On the Ranch...

On the Ranch Journal
September, 1999
by Cris Paravicini

Meet Sunny, the mischievous colt, who we'll follow along as he grows up. Taz, the roan colt, who Cris has nicknamed "Joe Black". The crew on the ranch finishes haying and vaccinating and gets ready for winter. Cris takes on a skunk - and loses, and a very angry bull decides to jump the fence and take a stroll...

Sunny at 5 months old


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September 1, 1999 - Sunny, the Mischievous Colt
September 12, 1999 - Skunk - 1, Cris - 0
September 15, 1999 - Taz, the Roan Colt "Joe Black"
September 18, 1999 -Haying is Done
September 24, 1999 -Vaccinating
September 26, 1999 - Took the calves to auction
September 27, 1999 - Getting ready for winter
September 30, 1999 - A big angry bull gets loose
Sunny, the Mischievous Colt

Wednesday, September 1, 1999: Indeed, Sunny, the mischievous colt, did find trouble on that early-August night! A moose, a deer, a raccoon, a skunk - something had spooked him, and judging from the horizontal scrapes across his fuzzy chest, and the deep, gaping wound above one knee, he must've hit one of the barbwire fences. As I patched him up, I remembered how he'd nearly died at birth, and I wondered, How much trouble is this little horse going to get into during the next eighteen years?

...Sunny was born about 4 o'clock on a very frosty Sunday morning, April 11, 1999. Spring was having a rough time finding Sublette County. Crusted snow still lay upon the ground, nearly one-foot deep, and for the past two weeks, our hearts sank each night at sundown when the Arctic air forced the thermometer to nearly fifteen degrees below zero. It was calving time, so each night my husband Rudy and I were running the cattle night shifts. On our way back to the house, we would always stop at the horse barn to check four-year old "Millie", Sunny's soon-to-be mom. 

That night, when we peeked through the barn door, sweaty steam was rising from Millie's exhausted body, like evaporating rainfall on a damp, summer highway. She nickered softly, then groaned. In the glow of my flashlight, I could see both of the colt's front feet protruding from beneath her tail, but each time Millie pushed, nothing happened. I soon discovered that with each contraction, the colt's nose pushed dangerously against her pelvic bone, so I reached into the birth canal and maneuvered the colt's nose back into position. We took hold of the colt's slippery legs and pulled, carefully. It jerked at its long, scrawny legs, and I thought, SunnyThank Heavens, it's still alive! Soon he lay in the hay at our feet gasping in his first breath, his little wet body glistening in the dim barn light. I rubbed dry the tips of his ears, so they wouldn't freeze and fall off, then left the rest to the mare's instincts.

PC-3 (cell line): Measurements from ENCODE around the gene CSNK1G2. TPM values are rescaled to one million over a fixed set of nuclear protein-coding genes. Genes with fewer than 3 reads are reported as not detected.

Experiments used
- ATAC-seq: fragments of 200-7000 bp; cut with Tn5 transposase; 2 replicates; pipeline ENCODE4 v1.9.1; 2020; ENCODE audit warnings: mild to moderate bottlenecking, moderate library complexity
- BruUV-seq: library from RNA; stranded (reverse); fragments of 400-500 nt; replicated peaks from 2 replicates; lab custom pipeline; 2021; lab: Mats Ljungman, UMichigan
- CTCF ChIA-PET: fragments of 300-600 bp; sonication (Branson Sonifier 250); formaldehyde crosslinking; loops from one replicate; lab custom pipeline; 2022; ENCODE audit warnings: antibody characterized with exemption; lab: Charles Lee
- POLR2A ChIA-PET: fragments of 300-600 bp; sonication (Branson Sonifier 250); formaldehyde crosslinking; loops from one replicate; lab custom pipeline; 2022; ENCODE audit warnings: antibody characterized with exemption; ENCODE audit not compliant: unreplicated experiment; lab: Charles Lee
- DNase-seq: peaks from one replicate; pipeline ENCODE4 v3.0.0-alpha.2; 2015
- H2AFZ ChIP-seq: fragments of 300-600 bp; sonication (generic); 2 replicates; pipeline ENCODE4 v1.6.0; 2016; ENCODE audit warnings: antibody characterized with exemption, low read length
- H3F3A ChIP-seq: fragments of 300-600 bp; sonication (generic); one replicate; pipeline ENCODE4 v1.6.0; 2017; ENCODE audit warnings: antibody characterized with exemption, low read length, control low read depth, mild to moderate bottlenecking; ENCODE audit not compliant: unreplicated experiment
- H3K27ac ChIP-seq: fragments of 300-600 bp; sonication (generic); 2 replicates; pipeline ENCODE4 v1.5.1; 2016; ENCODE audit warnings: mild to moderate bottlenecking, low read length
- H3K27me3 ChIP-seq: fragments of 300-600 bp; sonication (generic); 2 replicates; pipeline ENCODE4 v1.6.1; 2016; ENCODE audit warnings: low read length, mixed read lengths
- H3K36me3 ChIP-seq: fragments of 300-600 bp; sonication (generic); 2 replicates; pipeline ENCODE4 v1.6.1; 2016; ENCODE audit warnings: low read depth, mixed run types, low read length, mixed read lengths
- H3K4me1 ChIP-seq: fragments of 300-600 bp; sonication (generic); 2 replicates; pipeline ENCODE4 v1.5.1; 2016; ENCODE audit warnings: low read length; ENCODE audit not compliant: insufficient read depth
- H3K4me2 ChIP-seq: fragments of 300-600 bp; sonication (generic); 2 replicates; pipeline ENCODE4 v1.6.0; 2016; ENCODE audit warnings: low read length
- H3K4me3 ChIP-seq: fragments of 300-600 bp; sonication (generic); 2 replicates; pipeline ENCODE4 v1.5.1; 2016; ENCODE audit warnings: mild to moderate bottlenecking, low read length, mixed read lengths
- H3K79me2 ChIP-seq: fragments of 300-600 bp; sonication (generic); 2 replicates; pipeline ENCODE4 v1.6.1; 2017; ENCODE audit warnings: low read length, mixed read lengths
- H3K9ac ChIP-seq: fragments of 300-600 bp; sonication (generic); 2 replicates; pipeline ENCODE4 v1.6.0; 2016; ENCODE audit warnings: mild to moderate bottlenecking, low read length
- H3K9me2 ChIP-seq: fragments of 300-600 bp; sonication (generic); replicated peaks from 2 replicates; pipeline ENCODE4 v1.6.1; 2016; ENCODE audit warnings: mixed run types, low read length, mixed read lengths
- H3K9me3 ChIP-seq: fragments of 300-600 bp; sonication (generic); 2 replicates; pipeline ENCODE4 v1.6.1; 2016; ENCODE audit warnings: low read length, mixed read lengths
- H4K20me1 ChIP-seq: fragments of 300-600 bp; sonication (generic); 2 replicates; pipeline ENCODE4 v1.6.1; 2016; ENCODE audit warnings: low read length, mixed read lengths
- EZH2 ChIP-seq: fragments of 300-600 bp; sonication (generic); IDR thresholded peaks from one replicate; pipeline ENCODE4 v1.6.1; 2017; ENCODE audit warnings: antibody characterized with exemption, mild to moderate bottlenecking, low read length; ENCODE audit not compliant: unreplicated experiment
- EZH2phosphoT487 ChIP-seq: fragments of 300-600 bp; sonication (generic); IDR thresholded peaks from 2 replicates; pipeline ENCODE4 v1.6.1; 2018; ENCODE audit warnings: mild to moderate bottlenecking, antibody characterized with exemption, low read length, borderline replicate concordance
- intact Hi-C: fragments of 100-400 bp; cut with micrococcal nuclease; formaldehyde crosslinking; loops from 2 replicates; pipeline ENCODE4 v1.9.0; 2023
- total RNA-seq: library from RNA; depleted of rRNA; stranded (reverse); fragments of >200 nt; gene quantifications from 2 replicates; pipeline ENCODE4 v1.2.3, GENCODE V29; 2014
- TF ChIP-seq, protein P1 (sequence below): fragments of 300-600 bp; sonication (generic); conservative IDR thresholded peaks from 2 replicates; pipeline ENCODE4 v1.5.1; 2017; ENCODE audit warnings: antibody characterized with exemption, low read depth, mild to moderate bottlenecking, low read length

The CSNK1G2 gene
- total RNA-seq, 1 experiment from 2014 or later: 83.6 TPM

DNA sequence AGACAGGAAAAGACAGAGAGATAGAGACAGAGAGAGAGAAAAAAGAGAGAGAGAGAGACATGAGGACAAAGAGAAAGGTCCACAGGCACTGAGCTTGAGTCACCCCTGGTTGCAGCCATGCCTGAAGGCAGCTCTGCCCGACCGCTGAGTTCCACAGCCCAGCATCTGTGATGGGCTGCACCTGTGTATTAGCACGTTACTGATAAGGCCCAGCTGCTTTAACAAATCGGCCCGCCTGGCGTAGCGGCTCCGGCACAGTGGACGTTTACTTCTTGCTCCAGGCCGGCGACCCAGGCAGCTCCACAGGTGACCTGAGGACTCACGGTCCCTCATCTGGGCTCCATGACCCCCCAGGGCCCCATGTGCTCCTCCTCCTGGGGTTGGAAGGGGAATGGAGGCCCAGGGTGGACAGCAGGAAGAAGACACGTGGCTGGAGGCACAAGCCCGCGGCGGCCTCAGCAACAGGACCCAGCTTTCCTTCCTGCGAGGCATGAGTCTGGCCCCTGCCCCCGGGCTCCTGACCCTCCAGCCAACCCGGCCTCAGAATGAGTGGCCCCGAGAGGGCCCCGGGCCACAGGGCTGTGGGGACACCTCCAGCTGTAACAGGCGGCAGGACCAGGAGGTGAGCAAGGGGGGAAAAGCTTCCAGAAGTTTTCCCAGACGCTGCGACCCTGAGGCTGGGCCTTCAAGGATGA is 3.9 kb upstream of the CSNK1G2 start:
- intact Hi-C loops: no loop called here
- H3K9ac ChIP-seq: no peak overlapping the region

We named this little German Chocolate busybody, "Sunny", because he was born on a Sunday - the only day the sun had even tried to shine in over three weeks... Sunny's hard birth and nearly-healed wire cut have given him a bit of a feisty, untrusting attitude, but since his mom is such a sweet, gentle mare, I think Sunny will eventually break out to be a dandy, ranch saddle horse. I'll be halter-breaking him this November, after he's weaned. 

Taz, the Roan Colt "Joe Black"

Wednesday, September 15, 1999: I caught my roan colt this morning and moved him from the horse pasture into one of the nearby corrals. After the summer break from riding him, it's time to start knocking the rust off and get him going again. 

Taz is a good-looking horse; put together really well and can sure cover the ground, easily. I've got a total of 40-50 rides in on him, but he's still considered only green-broke. He's one of those unpredictable colts that you've got to be darned careful around - the kind of horse a person will always have to watch. I don't dare ever "go to sleep" on him, even for one second, or he'll goose right out from under me. And I don't ever trust him not to buck at the slightest notion or kick at anything that walks by. 

In June, we were moving cows out in the brush, and my dog accidentally bumped into his heels. The danged horse promptly jumped ahead, and like Hank Aaron whopping a home run, Taz plastered the poor dog, hard, on the shoulder, knocking him silly for about 30 minutes. The colt is arrogant and aloof and will never make a friend. I know he's just biding his time and waiting his chance, so I've nicknamed him "Joe Black"...

Skunk - 1, Cris - 0

Sunday, September 12, 1999: Midnight - A skunk, driven by a wild, pre-hibernation feeding frenzy, was eating pellets in the cowdogs' pen. I discovered him when I turned the dogs out of my house, where they like to sleep for a spell during the evening time. The minute their paws hit the front porch, and they sniffed the cool air, the hair sprang up on their backs. The two younger dogs tore off into the blackness, not sure exactly what it was that they were after, but Lacy, the old, crippled, black dog knew immediately that a varmint was hiding somewhere very near to us. I hollered the dog herd back, so they wouldn't set off the skunk's alarm,Pick a skunk up right away and your safe. Miss, and...then grabbed the flashlight, and cautiously stepped into the kennel.